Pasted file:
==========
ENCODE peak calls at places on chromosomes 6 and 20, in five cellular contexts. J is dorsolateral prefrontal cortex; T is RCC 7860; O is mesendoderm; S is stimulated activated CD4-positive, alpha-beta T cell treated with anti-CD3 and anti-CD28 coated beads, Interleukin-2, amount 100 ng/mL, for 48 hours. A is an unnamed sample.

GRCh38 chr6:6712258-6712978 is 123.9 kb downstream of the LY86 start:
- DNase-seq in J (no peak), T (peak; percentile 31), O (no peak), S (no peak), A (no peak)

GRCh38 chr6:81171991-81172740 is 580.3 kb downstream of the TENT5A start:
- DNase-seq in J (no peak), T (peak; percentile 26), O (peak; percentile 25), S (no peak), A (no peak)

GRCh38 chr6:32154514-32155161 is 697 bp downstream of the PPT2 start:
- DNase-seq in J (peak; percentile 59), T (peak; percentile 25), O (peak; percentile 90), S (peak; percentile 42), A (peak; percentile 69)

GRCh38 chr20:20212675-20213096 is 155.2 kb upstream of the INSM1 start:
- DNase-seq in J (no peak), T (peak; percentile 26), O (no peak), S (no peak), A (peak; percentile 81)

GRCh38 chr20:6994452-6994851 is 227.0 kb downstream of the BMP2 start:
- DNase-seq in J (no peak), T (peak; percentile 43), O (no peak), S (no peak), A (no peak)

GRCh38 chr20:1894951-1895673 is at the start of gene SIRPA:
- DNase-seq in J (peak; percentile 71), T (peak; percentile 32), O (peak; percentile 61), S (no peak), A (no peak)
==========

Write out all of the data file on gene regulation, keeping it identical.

ENCODE peak calls at places on chromosomes 6 and 20, in five cellular contexts. J is dorsolateral prefrontal cortex; T is RCC 7860; O is mesendoderm; S is stimulated activated CD4-positive, alpha-beta T cell treated with anti-CD3 and anti-CD28 coated beads, Interleukin-2, amount 100 ng/mL, for 48 hours. A is an unnamed sample.

GRCh38 chr6:6712258-6712978 is 123.9 kb downstream of the LY86 start:
- DNase-seq in J (no peak), T (peak; percentile 31), O (no peak), S (no peak), A (no peak)

GRCh38 chr6:81171991-81172740 is 580.3 kb downstream of the TENT5A start:
- DNase-seq in J (no peak), T (peak; percentile 26), O (peak; percentile 25), S (no peak), A (no peak)

GRCh38 chr6:32154514-32155161 is 697 bp downstream of the PPT2 start:
- DNase-seq in J (peak; percentile 59), T (peak; percentile 25), O (peak; percentile 90), S (peak; percentile 42), A (peak; percentile 69)

GRCh38 chr20:20212675-20213096 is 155.2 kb upstream of the INSM1 start:
- DNase-seq in J (no peak), T (peak; percentile 26), O (no peak), S (no peak), A (peak; percentile 81)

GRCh38 chr20:6994452-6994851 is 227.0 kb downstream of the BMP2 start:
- DNase-seq in J (no peak), T (peak; percentile 43), O (no peak), S (no peak), A (no peak)

GRCh38 chr20:1894951-1895673 is at the start of gene SIRPA:
- DNase-seq in J (peak; percentile 71), T (peak; percentile 32), O (peak; percentile 61), S (no peak), A (no peak)